Poorly controlled background genetics in animal models contributes to the lack of reproducibility that is increasingly recognized in biomedical research. The laboratory zebrafish, Danio rerio, has been an important model organism for decades in many research areas, yet inbred strains and traditionally managed outbred stocks are not available for this species. Sometimes incorrectly referred to as ‘inbred strains’ or ‘strains’, zebrafish wild-type lines possess background genetics that are often not well characterized, and breeding practices for these lines have not been consistent over time or among institutions. In this Perspective, we trace key milestones in the history of one of the most widely used genetic backgrounds, the AB line, to illustrate the dynamic complexity within an example background that is largely invisible when reading the scientific literature. Failure to adequately control for genetic background compromises the validity of experimental outcomes. We therefore propose that authors provide as much specific detail about the origin and genetic makeup of zebrafish lines as is reasonable and possible, and that the terms used to describe background genetics be applied in a way that is consistent with other fish and mammalian model organisms. We strongly encourage the adoption of genetic monitoring for the characterization of existing zebrafish lines, to help detect genetic contamination in breeding colonies and to verify the level of genetic heterogeneity in breeding colonies over time. Careful attention to background genetics will improve transparency and reproducibility, therefore improving the utility of the zebrafish as a model organism.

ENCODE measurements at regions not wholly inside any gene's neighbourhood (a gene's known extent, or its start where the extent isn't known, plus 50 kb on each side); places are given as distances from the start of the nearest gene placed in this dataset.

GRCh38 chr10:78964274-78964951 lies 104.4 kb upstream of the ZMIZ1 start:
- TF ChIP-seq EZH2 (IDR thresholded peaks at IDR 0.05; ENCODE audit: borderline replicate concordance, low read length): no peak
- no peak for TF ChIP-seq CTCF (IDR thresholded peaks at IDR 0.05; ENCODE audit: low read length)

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Crim, M.J., Lawrence, C. A fish is not a mouse: understanding differences in background genetics is critical for reproducibility. Lab Anim 50, 19–25 (2021). https://doi.org/10.1038/s41684-020-00683-x
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